If You Can’t Beat Them, Cheat Them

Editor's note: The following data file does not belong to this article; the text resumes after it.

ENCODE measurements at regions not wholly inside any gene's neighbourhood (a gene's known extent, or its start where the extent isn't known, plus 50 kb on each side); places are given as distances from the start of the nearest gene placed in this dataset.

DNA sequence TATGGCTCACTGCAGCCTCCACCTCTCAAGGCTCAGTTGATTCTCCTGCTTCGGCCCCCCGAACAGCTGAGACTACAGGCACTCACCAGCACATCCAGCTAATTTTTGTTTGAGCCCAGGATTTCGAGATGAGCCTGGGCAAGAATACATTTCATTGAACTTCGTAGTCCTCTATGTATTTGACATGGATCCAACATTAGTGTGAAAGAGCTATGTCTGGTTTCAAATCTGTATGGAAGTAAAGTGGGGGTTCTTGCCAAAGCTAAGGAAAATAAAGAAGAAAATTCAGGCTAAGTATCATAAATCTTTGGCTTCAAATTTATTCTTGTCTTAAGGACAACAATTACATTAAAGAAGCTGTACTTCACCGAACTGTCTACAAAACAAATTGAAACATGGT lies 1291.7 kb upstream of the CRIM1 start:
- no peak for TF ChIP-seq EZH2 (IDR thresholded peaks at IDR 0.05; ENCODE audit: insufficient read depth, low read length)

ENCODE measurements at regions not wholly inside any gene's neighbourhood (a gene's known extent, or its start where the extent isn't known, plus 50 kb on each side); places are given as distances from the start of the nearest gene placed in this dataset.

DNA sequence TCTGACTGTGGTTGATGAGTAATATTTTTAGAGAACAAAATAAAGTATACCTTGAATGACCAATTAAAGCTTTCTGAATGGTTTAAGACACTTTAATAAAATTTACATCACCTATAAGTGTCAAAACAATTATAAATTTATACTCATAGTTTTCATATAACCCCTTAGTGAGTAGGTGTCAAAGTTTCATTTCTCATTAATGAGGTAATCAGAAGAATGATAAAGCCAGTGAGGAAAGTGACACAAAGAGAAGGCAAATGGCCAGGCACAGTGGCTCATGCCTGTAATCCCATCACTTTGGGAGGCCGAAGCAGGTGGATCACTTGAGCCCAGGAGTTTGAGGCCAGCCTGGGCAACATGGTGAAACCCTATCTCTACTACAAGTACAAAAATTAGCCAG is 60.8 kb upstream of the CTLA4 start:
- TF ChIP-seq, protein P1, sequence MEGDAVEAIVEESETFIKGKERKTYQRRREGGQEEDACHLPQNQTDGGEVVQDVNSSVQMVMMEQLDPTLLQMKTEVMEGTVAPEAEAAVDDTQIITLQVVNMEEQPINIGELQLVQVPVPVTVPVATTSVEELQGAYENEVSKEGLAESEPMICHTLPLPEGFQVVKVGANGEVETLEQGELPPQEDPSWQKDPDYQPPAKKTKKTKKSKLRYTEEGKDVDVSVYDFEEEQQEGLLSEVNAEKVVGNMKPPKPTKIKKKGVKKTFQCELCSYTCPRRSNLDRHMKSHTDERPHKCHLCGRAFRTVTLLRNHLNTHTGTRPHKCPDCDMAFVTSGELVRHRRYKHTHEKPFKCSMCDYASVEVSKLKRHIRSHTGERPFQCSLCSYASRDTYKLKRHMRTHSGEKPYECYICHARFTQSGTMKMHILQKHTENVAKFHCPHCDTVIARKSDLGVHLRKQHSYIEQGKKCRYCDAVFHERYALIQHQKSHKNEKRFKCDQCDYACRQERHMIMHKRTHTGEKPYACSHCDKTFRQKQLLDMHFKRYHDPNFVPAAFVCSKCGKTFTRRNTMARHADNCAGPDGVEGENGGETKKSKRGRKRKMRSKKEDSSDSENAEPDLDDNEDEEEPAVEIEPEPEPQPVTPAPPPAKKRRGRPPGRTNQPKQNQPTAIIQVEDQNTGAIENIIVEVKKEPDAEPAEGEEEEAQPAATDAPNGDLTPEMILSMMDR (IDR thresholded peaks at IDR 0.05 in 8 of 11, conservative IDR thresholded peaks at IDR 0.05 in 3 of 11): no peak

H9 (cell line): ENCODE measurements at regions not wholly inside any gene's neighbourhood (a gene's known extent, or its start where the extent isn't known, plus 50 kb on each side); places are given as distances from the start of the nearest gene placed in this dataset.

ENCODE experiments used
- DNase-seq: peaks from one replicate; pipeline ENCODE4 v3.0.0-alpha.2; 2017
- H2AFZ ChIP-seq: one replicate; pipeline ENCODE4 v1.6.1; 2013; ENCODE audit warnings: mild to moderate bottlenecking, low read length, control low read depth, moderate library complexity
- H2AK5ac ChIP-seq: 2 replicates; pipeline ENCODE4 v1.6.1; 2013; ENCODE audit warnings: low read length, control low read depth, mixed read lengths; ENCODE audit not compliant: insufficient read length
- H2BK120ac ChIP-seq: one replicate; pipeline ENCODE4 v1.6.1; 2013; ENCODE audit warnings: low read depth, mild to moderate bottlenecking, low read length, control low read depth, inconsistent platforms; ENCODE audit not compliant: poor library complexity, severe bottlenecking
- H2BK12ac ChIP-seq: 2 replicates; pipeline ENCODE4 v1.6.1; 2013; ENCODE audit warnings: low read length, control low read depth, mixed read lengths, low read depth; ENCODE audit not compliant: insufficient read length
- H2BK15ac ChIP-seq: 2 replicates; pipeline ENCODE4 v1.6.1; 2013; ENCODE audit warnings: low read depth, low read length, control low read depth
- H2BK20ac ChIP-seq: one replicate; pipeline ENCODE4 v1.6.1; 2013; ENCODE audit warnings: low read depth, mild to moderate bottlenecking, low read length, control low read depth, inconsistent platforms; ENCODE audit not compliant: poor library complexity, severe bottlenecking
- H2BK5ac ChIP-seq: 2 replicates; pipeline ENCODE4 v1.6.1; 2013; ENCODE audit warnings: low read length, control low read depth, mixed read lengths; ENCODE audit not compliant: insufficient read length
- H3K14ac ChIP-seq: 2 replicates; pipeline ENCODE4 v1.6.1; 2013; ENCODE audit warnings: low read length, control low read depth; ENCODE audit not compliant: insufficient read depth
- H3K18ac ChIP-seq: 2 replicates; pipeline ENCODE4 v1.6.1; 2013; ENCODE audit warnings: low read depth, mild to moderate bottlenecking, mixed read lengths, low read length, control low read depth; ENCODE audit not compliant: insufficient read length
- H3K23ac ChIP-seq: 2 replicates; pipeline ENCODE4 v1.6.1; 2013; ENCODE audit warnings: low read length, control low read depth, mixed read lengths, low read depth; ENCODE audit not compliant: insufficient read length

“There’s something rotten in Mexico. And it smells like Florida.” So begins Greg Palast’s article, "Mexico and Florida Have More In Common Than Heat" in today’s Guardian. He reports that that the same company, ChoicePoint, responsible for removing African-American voters names in Florida 2000, which of course led to Bush's capture of the White House, created a similar list in Mexico, quite likely at the behest of the Bush administration. Palast reports that he has been able to get hold of a memo from the FBI regarding a contract for “intelligence collection of foreign counter-terrorism investigations” which relates to obtaining voter files in Venezuela, Brazil and Mexico. As Obrador has claimed, there was something suspect about the Mexican elections, where, in poorer neighbourhoods, names disappeared from voter rolls, blank ballots mysteriously appeared, and there was an excessive amount of “negative drop-off,” meaning that, in a number of districts, more votes for lower offices than for president. Enough at any rate to merit a vote by vote recount. One wonders if this is the new style of American interventionism at home and abroad? If you can’t beat them, cheat them.